images-14

 

Some of this has to do with the alignment and activation of the adductors and glutes from the bottom of the squat position. It’s very difficult to get the glute max to fire when it’s at the bottom of the squat.Hip extension power is typically at its lowerst at the bottom of a squat, increasing to max at about 80% of the top of the movement. A big influence of the glute max is not simply to extend the hip but to produce external rotation to combat valgus collapse. If at the bottom of the squat the glute max power output is less, the external rotation force coming from the glutes is less as well.

Likewise, at the bottom of the lift, the adductor muscles are in a more power position being in a flexed hip situation. Essentially, the muscle is slightly shortened compared to standing, and has a greater leverage to producing power. When driving out of the squat, the entire hip musculature contracts to produce vertical power, including the adductors, which would cause internal rotation if not combatted by the glute max to resist it. The two combine to produce frontal plane stability through co contraction, while also producing hip extension. There’s always a cost of doing business, and in many cases, loaded to max or near max loading squats at the very bottom of the movement will likely produce some valgus.

 


When you watch even the strongest guys and girls in the world move weight at or above their max, they’re almost inevitably going to have some valgus collapse. Is this a bad thing? If it’s greater than 20 degrees, it will likely cause some problems, and if it’s repeatedly done during training and not adjusted to reduce the total repeated frontal plane movement. At the end of the day, when you’re on the platform going for a new PR, it likely won’t be pretty. Many lifters will tell you they spend much more time at lower resistances trying to work on technique and actively reducing their knee movement so that they can stay healthy for a longer career.

4. Long torsos squat better than long femurs

If you have a longer torso, that’s a long lever acting against your favour in a deadlift, whereas is you have a shorter torso and longer legs, you’ll likely be able to pull a Mac truck off it’s suspension. Conversely, longer femurs can give some poor geometry when it comes to squatting and finding your vertical axis for a reasonable depth. In many cases, someone who has longer femurs and a shorter torso will suck ass when it comes to back squatting, but do favourably well with front squats or goblet squats simply because of the repositioning of their center of gravity in relation to their vertical axis.

Someone with a longer torso and shorter femurs will have a much easier time squatting, and if they’re fortunate enough to have a more anteriorly centrated acetabulum, they’ll be able to drop it like it’s hot without even batting an eye.

lowvshigh-282x300

Photo credit: Starting Strength. Rippetoe, 2012. Even though the pic displays a high and low bar squat, there’s no denying the shin became incredibly short in the example on the right.

 

Some people will just have the genetic luck to excel at certain activities, but at a cost of poor performance at others. If you’re fortunate enough to be good at both, more power to you.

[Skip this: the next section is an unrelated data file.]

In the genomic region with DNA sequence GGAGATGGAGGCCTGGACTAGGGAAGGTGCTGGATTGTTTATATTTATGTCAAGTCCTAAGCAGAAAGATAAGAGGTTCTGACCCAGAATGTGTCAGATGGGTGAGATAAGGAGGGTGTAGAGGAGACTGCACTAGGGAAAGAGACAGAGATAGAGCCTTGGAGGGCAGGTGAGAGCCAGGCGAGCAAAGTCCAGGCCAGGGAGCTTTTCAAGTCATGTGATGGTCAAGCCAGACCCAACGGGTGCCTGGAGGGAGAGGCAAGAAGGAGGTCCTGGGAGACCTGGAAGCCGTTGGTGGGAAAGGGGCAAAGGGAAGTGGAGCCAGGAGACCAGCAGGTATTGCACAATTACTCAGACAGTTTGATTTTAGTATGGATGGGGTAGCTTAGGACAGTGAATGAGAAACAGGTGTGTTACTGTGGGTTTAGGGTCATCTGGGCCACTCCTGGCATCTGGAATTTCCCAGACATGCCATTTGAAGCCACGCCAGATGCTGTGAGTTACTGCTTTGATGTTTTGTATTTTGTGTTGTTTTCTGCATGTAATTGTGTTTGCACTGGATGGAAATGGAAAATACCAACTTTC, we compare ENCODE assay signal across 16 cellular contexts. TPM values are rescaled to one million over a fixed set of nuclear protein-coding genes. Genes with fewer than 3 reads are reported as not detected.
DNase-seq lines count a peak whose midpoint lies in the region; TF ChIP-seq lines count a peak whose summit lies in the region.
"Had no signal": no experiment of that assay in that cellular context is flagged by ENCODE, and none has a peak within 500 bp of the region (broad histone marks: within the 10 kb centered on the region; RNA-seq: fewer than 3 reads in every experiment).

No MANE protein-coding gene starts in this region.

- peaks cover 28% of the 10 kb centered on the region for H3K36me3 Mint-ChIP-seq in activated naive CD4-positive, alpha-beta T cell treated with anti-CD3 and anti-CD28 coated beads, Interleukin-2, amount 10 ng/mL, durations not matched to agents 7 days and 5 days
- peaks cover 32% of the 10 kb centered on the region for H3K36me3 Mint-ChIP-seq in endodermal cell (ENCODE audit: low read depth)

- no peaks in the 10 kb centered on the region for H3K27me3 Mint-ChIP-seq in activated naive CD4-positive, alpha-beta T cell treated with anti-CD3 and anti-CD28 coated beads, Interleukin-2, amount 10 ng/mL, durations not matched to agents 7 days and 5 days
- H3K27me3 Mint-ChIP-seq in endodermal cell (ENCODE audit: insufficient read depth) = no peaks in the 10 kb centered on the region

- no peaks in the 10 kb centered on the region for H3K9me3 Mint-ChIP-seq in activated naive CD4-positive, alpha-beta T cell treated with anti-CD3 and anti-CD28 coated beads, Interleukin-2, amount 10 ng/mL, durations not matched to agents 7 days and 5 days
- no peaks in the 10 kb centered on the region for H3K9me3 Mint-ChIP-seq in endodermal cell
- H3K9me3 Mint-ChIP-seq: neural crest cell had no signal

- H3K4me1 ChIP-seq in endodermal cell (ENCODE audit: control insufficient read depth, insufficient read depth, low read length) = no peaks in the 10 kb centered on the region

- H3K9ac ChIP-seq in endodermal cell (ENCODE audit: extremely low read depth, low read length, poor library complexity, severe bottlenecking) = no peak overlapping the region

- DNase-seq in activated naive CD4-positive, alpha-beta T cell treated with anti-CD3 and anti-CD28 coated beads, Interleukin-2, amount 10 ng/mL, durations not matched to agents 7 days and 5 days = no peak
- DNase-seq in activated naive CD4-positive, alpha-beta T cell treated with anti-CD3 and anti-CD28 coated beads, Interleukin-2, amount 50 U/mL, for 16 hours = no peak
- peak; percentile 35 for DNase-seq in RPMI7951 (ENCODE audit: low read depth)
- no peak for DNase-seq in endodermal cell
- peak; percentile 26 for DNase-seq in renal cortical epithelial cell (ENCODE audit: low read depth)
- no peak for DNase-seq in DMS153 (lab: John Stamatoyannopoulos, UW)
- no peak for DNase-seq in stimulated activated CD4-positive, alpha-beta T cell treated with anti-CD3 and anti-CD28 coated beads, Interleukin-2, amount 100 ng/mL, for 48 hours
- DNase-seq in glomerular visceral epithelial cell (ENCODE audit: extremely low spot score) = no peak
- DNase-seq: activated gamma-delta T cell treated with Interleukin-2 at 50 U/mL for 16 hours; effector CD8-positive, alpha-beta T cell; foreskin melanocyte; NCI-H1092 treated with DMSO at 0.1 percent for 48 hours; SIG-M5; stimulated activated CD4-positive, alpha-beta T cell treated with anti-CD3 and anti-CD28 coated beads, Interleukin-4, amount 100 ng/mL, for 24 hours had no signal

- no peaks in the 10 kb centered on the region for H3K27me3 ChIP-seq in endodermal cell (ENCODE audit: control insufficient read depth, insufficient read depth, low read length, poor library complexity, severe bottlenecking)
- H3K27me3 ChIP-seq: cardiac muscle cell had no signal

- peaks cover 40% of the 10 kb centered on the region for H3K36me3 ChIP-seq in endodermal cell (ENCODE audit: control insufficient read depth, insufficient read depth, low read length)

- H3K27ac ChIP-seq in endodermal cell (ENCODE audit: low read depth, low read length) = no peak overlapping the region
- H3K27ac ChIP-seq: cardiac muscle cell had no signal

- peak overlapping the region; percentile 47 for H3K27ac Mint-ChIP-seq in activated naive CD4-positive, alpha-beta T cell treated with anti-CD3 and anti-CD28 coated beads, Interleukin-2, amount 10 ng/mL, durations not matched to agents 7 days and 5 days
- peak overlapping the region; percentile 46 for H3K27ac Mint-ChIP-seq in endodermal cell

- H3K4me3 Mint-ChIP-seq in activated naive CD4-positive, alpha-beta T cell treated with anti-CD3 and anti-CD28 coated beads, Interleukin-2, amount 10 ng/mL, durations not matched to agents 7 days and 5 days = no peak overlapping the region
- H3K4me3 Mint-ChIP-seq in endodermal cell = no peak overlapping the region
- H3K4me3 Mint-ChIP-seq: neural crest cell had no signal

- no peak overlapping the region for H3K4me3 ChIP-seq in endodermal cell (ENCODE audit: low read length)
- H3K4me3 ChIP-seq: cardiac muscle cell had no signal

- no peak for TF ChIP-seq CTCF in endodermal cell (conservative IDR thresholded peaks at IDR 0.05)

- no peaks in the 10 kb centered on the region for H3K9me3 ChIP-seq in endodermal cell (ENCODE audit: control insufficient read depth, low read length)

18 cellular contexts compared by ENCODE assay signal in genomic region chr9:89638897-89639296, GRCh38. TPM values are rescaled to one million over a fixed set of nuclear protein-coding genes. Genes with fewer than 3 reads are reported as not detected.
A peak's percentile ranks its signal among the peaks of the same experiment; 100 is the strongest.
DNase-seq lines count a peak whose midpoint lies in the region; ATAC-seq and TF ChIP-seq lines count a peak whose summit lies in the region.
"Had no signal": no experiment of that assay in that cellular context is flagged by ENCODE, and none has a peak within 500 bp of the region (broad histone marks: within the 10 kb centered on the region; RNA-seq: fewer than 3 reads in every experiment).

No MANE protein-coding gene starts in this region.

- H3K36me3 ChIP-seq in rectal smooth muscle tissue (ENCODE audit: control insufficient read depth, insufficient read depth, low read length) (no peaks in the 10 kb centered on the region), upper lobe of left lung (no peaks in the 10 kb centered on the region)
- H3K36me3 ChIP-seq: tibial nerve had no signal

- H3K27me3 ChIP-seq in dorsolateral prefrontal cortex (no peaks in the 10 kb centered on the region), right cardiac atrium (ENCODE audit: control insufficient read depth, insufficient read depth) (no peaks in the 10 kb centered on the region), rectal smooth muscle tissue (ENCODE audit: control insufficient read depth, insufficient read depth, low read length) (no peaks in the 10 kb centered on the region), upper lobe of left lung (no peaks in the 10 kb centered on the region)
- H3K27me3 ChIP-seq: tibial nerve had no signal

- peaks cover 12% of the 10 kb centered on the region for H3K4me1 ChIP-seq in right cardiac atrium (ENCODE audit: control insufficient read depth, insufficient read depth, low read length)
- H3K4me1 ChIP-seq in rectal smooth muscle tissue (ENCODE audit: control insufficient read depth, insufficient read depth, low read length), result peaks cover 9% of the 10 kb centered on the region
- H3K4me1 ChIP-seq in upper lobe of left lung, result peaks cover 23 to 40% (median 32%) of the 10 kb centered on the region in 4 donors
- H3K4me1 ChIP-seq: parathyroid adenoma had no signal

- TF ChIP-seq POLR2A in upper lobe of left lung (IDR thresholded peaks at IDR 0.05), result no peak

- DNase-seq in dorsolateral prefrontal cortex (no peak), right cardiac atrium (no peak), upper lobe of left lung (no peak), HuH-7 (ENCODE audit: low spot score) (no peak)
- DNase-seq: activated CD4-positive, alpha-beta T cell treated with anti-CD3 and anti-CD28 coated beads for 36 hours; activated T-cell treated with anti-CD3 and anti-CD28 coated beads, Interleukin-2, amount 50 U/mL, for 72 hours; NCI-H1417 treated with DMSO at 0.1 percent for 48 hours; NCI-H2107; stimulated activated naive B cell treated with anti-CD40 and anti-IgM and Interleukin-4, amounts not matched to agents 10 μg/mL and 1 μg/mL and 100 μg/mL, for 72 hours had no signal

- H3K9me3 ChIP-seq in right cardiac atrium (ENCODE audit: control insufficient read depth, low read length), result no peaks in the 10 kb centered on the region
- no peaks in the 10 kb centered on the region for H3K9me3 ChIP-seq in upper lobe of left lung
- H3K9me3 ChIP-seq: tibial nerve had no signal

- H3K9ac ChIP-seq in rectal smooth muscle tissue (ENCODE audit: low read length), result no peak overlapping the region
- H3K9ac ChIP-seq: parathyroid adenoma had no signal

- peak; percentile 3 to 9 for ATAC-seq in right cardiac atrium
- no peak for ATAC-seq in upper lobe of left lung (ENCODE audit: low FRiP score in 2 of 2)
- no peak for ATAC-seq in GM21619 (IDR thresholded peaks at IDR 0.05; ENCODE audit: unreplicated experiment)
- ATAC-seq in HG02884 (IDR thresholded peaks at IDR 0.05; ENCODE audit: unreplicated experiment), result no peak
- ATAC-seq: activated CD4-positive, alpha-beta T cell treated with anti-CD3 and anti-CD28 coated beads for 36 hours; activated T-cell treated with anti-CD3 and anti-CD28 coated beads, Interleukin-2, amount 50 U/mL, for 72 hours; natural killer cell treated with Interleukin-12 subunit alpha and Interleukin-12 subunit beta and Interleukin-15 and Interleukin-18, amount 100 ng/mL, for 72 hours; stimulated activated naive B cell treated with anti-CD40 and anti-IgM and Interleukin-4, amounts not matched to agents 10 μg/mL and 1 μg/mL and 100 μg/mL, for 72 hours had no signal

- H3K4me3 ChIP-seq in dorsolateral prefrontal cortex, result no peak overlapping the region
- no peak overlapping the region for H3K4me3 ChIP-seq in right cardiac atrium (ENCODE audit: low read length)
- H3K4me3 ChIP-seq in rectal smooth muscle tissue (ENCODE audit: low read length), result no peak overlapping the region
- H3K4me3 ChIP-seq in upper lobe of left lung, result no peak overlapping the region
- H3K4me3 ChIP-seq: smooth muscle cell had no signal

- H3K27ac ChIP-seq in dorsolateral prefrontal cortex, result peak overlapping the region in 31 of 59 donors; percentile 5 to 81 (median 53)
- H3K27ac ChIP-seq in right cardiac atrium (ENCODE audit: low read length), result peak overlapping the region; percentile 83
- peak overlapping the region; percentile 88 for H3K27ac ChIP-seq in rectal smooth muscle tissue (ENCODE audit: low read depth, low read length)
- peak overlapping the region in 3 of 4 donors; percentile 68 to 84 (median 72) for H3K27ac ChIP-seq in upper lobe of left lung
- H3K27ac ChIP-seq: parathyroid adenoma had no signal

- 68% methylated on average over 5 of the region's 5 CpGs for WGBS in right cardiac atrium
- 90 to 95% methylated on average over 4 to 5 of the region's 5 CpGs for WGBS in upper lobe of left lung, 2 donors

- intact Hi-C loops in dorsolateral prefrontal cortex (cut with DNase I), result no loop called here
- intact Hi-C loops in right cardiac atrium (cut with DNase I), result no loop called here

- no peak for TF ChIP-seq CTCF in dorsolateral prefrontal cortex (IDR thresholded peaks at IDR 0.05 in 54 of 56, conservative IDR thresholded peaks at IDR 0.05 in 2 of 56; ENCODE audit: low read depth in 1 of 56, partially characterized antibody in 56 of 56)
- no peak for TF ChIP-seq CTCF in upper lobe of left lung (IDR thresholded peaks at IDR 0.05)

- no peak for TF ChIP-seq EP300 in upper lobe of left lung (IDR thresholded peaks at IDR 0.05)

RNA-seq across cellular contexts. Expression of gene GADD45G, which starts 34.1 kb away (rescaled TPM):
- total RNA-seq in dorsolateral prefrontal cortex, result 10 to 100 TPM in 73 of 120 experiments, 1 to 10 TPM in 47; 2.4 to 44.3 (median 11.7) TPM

5. Breathing Patterns will change with load and fatigue

Breathing is somewhat of the new hot button topic in fitness, and in many ways rightly so. More people are becoming aware of how the impact of restricted breathing patterns can cause an effect on core performance, but as with anything we can have people overdoing it. I’ve heard trainers talk about how some clients diaphragms aren’t working or aren’t doing anything, to which I respond “how did you get them to reattach their phrenic nerve?”

If they are able to walk in and talk to you, their diaphragm is working, but might not fire as the first instant of abdominal bracing or get full range of motion with respiratory cycles. That’s different from not working. It kills me a little every time I see a weekly boot camp class getting all of their participants to do very specific breathing drills in a group setting with people who may not need it and who have just decided that they need to work on breathing mechanics.

Not everyone does or should need breathing mechanics exercises.

Additionally, many people wind up throwing the baby out with the bath water and make the diaphragm the focus of everything involved in breathing. The downside to this is that there’s other muscles and zones that cause breathing, including the scalenes, intercostals, and thoracic extensor longus through the spine. Breathing needs to look at everything if it’s going to be looked at, so focusing entirely on diaphragmatic movement without considering the entire capsule is a bit of a fools errand, and additionally it’s going to change depending on the situation.

Do you really think the diaphragm is going to obey the same rules when you’re on your back as when you have a house on your back? The techniques are going to be antagonistic to each other, so learning how to do abdominal expansion drills without letting the obliques and rectus dominate the movement and doing a strong valsalva with a bar on your back while you take a dip are going to be two very different objectives with very specific techniques and learning curves.

This again comes back to the learning aspect of training. If someone is breathing too inconsistently during their sets, without getting a strong valsalva through the eccentric and amortization phases of the lift, they’re going to wind up having a hard time creating the kind of spinal stability needed to move weight without exerting a lot more effort than needed, which will kill their gains. It could also cause their intracranial pressure to spike, leading to them taking a quick nap.

 

I hope you’ve enjoyed some of these. Again, they’re just stuff I’m thinking about, and some of the conclusions I’m coming to from what I see on a regular and irregular basis.